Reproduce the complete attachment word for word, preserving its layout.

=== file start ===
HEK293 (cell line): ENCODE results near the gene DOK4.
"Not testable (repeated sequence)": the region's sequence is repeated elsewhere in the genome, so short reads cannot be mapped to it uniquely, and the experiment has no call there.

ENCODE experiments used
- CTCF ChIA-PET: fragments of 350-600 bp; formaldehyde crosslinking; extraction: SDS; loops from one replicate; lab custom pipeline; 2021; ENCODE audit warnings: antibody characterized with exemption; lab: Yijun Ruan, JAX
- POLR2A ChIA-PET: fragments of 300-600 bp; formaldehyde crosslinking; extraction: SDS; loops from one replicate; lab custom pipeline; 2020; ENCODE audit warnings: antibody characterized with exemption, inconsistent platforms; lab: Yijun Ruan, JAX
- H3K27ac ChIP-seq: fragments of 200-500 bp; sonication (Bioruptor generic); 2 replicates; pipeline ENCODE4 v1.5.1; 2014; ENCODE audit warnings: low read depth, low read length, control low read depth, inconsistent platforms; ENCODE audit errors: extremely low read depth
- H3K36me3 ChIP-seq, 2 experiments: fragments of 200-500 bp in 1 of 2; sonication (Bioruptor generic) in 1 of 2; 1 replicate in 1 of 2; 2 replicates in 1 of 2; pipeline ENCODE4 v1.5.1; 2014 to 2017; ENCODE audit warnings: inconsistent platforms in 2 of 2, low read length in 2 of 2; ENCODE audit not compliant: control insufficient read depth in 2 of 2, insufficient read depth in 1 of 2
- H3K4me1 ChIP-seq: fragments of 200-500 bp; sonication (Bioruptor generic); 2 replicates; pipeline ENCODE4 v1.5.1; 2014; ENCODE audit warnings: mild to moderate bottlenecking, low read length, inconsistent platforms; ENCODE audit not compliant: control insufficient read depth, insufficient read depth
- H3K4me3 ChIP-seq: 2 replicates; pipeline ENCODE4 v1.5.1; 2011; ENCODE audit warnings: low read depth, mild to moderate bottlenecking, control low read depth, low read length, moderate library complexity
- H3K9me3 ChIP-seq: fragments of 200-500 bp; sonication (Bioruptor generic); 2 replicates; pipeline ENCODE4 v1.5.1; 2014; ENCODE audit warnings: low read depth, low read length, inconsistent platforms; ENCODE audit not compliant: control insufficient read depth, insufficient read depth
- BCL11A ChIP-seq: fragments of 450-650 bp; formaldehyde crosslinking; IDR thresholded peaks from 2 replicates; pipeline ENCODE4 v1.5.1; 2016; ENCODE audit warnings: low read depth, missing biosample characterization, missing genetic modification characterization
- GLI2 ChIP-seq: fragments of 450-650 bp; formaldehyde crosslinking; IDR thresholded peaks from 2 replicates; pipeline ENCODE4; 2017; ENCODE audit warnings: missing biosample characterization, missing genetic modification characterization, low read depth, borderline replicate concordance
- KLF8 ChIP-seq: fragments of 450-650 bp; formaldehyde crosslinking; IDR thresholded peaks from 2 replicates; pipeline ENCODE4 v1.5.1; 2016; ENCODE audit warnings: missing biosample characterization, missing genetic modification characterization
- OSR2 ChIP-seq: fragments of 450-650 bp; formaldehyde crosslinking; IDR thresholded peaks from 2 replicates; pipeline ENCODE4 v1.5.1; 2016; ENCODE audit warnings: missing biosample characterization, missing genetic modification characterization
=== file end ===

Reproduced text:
HEK293 (cell line): ENCODE results near the gene DOK4.
"Not testable (repeated sequence)": the region's sequence is repeated elsewhere in the genome, so short reads cannot be mapped to it uniquely, and the experiment has no call there.

ENCODE experiments used
- CTCF ChIA-PET: fragments of 350-600 bp; formaldehyde crosslinking; extraction: SDS; loops from one replicate; lab custom pipeline; 2021; ENCODE audit warnings: antibody characterized with exemption; lab: Yijun Ruan, JAX
- POLR2A ChIA-PET: fragments of 300-600 bp; formaldehyde crosslinking; extraction: SDS; loops from one replicate; lab custom pipeline; 2020; ENCODE audit warnings: antibody characterized with exemption, inconsistent platforms; lab: Yijun Ruan, JAX
- H3K27ac ChIP-seq: fragments of 200-500 bp; sonication (Bioruptor generic); 2 replicates; pipeline ENCODE4 v1.5.1; 2014; ENCODE audit warnings: low read depth, low read length, control low read depth, inconsistent platforms; ENCODE audit errors: extremely low read depth
- H3K36me3 ChIP-seq, 2 experiments: fragments of 200-500 bp in 1 of 2; sonication (Bioruptor generic) in 1 of 2; 1 replicate in 1 of 2; 2 replicates in 1 of 2; pipeline ENCODE4 v1.5.1; 2014 to 2017; ENCODE audit warnings: inconsistent platforms in 2 of 2, low read length in 2 of 2; ENCODE audit not compliant: control insufficient read depth in 2 of 2, insufficient read depth in 1 of 2
- H3K4me1 ChIP-seq: fragments of 200-500 bp; sonication (Bioruptor generic); 2 replicates; pipeline ENCODE4 v1.5.1; 2014; ENCODE audit warnings: mild to moderate bottlenecking, low read length, inconsistent platforms; ENCODE audit not compliant: control insufficient read depth, insufficient read depth
- H3K4me3 ChIP-seq: 2 replicates; pipeline ENCODE4 v1.5.1; 2011; ENCODE audit warnings: low read depth, mild to moderate bottlenecking, control low read depth, low read length, moderate library complexity
- H3K9me3 ChIP-seq: fragments of 200-500 bp; sonication (Bioruptor generic); 2 replicates; pipeline ENCODE4 v1.5.1; 2014; ENCODE audit warnings: low read depth, low read length, inconsistent platforms; ENCODE audit not compliant: control insufficient read depth, insufficient read depth
- BCL11A ChIP-seq: fragments of 450-650 bp; formaldehyde crosslinking; IDR thresholded peaks from 2 replicates; pipeline ENCODE4 v1.5.1; 2016; ENCODE audit warnings: low read depth, missing biosample characterization, missing genetic modification characterization
- GLI2 ChIP-seq: fragments of 450-650 bp; formaldehyde crosslinking; IDR thresholded peaks from 2 replicates; pipeline ENCODE4; 2017; ENCODE audit warnings: missing biosample characterization, missing genetic modification characterization, low read depth, borderline replicate concordance
- KLF8 ChIP-seq: fragments of 450-650 bp; formaldehyde crosslinking; IDR thresholded peaks from 2 replicates; pipeline ENCODE4 v1.5.1; 2016; ENCODE audit warnings: missing biosample characterization, missing genetic modification characterization
- OSR2 ChIP-seq: fragments of 450-650 bp; formaldehyde crosslinking; IDR thresholded peaks from 2 replicates; pipeline ENCODE4 v1.5.1; 2016; ENCODE audit warnings: missing biosample characterization, missing genetic modification characterization